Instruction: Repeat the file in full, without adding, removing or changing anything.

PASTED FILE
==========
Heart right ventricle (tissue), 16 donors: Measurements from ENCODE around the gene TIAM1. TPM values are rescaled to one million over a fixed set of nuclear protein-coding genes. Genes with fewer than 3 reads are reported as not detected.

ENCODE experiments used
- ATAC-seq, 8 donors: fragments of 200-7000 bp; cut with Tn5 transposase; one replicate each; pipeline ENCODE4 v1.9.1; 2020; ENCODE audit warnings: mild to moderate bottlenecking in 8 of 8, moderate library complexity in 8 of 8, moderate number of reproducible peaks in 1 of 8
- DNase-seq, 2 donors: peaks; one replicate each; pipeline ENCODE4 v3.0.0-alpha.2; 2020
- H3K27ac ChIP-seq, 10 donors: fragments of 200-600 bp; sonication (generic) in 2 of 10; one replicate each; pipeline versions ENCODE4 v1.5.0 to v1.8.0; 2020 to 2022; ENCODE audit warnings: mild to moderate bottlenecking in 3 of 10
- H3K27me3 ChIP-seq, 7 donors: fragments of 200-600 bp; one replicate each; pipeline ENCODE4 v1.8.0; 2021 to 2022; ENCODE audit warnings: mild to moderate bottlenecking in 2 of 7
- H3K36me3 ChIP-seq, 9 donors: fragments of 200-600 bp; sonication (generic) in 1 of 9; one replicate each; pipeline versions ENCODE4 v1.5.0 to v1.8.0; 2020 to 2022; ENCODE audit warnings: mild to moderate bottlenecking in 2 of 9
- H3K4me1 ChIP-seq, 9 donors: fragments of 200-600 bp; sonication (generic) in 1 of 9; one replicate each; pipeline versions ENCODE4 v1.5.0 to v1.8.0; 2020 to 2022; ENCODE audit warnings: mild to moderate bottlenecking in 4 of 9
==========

Heart right ventricle (tissue), 16 donors: Measurements from ENCODE around the gene TIAM1. TPM values are rescaled to one million over a fixed set of nuclear protein-coding genes. Genes with fewer than 3 reads are reported as not detected.

ENCODE experiments used
- ATAC-seq, 8 donors: fragments of 200-7000 bp; cut with Tn5 transposase; one replicate each; pipeline ENCODE4 v1.9.1; 2020; ENCODE audit warnings: mild to moderate bottlenecking in 8 of 8, moderate library complexity in 8 of 8, moderate number of reproducible peaks in 1 of 8
- DNase-seq, 2 donors: peaks; one replicate each; pipeline ENCODE4 v3.0.0-alpha.2; 2020
- H3K27ac ChIP-seq, 10 donors: fragments of 200-600 bp; sonication (generic) in 2 of 10; one replicate each; pipeline versions ENCODE4 v1.5.0 to v1.8.0; 2020 to 2022; ENCODE audit warnings: mild to moderate bottlenecking in 3 of 10
- H3K27me3 ChIP-seq, 7 donors: fragments of 200-600 bp; one replicate each; pipeline ENCODE4 v1.8.0; 2021 to 2022; ENCODE audit warnings: mild to moderate bottlenecking in 2 of 7
- H3K36me3 ChIP-seq, 9 donors: fragments of 200-600 bp; sonication (generic) in 1 of 9; one replicate each; pipeline versions ENCODE4 v1.5.0 to v1.8.0; 2020 to 2022; ENCODE audit warnings: mild to moderate bottlenecking in 2 of 9
- H3K4me1 ChIP-seq, 9 donors: fragments of 200-600 bp; sonication (generic) in 1 of 9; one replicate each; pipeline versions ENCODE4 v1.5.0 to v1.8.0; 2020 to 2022; ENCODE audit warnings: mild to moderate bottlenecking in 4 of 9